Betweening: how to find fulfilment
Often we feel like we are missing something. It’s common, if not ubiquitous, to have the sense that you are not ‘leaving anything behind’, or that you should and could be doing more to help fellow man. There’s a desire to be part of something beneficial for the world, to leave a legacy, to make a difference. In this way, we’re all searching to make our lives worthwhile somehow. That perhaps, if our odds hadn’t been the same, and we’d never existed, the world would be different.
These feelings are bigger than us, more powerful than many of our material pleasures and everyday fortuities. Sometimes it’s overwhelming how little we feel like we are doing – even if we seem to be achieving many great things, and living a rich and peaceful life. This feeling of worthlessness can easily spiral into depression, lack of motivation, or a daily malaise. Rather like air-con humming in the background – you may not notice it every moment, but it is subliminally distracting and tiresome – and when it’s turned off, there’s a sense of relief. But what if you can’t ‘turn off’ the feeling when you’ve had too much, like you can the air-con?
“To live virtuously as individuals in societies we must learn how our minds are filled, we must find ways to overcome our natural self-righteousness, we must learn to respect and even learn from those whose morality differs from our own, we need the guidance of both ancient wisdom and modern science to get the balance right.
“People need to be related – we evolved as an ultra social species living intensely social lives, and in ‘the enlightenment’ (during the industrial revolution), we became more private, we lived more separately, we had so much more autonomy… and we missed something. There’s a lack. We’re missing something.
“Happiness comes from between-ing. Getting the right kind of relationship between yourself and others, yourself and your work (or a productive activity), and yourself and something larger than yourself. To really flourish, you need to feel that you are really part of something bigger, that will leave a mark, help somebody. Given our evolutionary history, and the weird, modern way we’re living, we can still have fantastically satisfying lives – we just have to work harder at it than people who lived a few generations ago.”
Grayson Perry: Expulsion from Number 8 Eden Close
From our ‘ultra-social’ state in history, many of us have become more distant from the tight and large social circle we would once have inhabited, contracting socially to a small group of friends and acquaintances that are firmly restricted by social and cultural barriers, and the time-constraints created by the typical 40-hour work week. Our ability to feel part of the world, to help and make a difference is reduced and we feel helpless in a large society that we are surprisingly disconnected to. To feel happy and fulfilled, we have to get better at ‘betweening’ – balancing the space between us and our society.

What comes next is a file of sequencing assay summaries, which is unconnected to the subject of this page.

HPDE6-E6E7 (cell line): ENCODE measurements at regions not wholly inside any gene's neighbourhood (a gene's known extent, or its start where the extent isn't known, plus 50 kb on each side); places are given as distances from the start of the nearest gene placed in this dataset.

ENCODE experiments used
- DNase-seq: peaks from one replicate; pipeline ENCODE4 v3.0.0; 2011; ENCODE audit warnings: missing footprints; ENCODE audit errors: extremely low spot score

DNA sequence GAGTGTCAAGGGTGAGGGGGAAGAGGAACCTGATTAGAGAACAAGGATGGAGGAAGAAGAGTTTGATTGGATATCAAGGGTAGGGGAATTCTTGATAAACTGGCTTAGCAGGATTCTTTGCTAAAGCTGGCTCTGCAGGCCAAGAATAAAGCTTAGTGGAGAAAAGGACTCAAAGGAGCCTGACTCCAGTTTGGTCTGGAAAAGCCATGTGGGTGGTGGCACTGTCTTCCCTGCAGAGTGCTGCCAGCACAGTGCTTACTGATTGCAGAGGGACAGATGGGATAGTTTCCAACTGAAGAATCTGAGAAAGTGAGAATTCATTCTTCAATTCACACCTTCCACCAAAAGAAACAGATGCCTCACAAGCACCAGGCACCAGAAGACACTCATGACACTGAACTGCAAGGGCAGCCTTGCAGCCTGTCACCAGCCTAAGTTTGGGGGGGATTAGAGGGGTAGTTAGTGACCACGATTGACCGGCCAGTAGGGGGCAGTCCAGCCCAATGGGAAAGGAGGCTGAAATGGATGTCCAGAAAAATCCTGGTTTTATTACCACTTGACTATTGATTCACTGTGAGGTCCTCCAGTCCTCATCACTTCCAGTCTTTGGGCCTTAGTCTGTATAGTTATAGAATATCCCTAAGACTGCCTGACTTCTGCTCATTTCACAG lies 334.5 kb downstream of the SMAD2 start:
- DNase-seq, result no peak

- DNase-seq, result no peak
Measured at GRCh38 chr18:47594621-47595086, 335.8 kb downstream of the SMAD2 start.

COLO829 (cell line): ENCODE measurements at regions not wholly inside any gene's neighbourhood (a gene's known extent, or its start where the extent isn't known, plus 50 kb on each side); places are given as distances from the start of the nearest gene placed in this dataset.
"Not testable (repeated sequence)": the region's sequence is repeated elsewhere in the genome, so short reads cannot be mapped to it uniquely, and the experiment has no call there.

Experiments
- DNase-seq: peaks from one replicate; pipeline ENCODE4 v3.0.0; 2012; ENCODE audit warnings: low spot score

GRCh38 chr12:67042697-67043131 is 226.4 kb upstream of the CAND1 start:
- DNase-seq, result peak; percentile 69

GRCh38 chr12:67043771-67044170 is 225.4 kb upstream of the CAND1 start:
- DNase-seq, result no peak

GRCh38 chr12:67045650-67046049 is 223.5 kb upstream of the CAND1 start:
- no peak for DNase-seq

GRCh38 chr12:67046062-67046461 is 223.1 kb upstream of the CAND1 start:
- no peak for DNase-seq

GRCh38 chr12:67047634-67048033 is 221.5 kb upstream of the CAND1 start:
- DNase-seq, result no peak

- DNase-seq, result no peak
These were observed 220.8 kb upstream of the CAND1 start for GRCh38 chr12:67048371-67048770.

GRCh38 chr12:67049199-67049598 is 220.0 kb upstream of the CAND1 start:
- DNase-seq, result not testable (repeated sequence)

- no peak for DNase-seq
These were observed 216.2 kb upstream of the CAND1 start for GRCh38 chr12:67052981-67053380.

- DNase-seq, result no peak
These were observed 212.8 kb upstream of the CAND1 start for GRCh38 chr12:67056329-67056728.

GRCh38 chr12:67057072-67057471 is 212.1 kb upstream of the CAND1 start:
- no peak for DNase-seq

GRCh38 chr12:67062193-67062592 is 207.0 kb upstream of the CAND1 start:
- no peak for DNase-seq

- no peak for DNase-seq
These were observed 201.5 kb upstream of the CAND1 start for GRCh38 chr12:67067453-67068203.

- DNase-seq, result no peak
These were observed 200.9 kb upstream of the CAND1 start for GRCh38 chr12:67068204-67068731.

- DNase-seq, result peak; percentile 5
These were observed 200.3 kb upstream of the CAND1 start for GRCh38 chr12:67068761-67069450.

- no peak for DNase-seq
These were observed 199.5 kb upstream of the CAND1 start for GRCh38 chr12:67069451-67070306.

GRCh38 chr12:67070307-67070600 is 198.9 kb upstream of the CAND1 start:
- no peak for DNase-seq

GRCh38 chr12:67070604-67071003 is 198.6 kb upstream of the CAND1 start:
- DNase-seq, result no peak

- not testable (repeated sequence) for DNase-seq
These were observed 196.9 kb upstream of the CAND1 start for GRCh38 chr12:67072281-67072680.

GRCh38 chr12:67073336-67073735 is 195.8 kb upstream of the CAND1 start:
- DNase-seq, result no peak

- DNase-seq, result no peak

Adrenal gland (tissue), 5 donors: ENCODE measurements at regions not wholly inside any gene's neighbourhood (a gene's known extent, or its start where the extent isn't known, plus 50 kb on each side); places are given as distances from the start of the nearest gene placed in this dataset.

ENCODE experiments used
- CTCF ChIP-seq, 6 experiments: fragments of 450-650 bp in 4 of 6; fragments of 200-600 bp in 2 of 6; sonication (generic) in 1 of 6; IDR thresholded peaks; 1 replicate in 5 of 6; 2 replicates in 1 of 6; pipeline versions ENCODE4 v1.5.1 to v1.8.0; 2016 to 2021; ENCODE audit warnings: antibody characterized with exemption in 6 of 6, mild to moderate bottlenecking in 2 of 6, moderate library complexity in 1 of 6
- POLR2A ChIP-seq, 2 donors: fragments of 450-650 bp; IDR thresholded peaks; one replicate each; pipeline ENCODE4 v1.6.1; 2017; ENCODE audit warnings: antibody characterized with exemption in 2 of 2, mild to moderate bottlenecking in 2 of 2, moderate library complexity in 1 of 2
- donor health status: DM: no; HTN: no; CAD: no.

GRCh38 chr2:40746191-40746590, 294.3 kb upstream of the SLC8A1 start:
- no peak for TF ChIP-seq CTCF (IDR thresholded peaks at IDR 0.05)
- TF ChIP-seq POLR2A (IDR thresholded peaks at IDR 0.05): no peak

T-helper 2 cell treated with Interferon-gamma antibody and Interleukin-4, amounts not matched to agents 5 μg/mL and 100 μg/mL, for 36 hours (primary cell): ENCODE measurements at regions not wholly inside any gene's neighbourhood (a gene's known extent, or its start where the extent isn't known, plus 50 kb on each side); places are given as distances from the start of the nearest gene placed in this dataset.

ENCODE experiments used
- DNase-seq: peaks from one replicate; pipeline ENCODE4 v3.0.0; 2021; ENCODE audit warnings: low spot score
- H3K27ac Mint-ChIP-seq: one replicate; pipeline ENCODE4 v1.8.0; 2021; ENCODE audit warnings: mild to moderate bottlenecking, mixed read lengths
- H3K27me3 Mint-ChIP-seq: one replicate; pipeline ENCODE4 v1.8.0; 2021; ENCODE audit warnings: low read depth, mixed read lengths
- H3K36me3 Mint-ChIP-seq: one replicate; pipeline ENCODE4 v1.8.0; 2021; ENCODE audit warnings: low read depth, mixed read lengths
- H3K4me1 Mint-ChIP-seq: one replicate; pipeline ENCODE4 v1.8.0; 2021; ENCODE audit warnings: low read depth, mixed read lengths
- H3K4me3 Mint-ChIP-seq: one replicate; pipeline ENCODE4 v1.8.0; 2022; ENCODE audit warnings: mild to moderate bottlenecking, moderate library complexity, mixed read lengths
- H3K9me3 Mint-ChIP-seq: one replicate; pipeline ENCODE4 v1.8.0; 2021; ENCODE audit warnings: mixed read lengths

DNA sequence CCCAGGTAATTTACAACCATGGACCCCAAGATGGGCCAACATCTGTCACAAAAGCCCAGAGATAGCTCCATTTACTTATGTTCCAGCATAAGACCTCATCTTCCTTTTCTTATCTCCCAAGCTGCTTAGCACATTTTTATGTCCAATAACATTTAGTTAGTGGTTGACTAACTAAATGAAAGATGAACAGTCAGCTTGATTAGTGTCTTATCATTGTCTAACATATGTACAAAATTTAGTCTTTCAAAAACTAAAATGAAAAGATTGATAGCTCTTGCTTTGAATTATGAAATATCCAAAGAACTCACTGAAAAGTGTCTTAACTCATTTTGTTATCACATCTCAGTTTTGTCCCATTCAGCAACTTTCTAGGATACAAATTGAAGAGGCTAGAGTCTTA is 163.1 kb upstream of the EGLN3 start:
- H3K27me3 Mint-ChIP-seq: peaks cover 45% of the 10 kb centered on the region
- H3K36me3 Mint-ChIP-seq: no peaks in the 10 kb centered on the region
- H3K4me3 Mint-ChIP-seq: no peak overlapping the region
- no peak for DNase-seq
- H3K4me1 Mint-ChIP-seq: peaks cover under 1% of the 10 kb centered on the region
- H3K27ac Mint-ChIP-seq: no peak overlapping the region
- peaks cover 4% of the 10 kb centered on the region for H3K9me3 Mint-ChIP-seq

Another of the problems exacerbating the issue is our polarity. How can we be more engaged in our society if we only stand on one side? We polarise on social, cultural, and of course, political aspects – we form our tribes in this way, but we also lose our impact for change and our potential to ‘help’. Haidt suggests that we spend more time socialising with our opposites – learning to ‘respect and learn from those whose morality differs from our own’ – we reduce our attachment to our decisions, tribal nature and polarity, encouraging broader thinking, a more advanced society and a greater feeling of connectedness.
So next time you find yourself questioning how you can make a difference, try to become aware of your ‘betweening’ – are you placing yourself between enough? Are you balancing your relationships with work, play, social time, and something larger than yourself? As creatives, we often find our connection through our art work – so make time for it, take your muse from different places, find out if you can create by leading from the opposite angle, thinking from the alternative perspective.
Artwork by Grayson Perry: the artist who always seems to be able to immerse himself every side of every situation. Used under creative commons, with deep gratitude to the artist.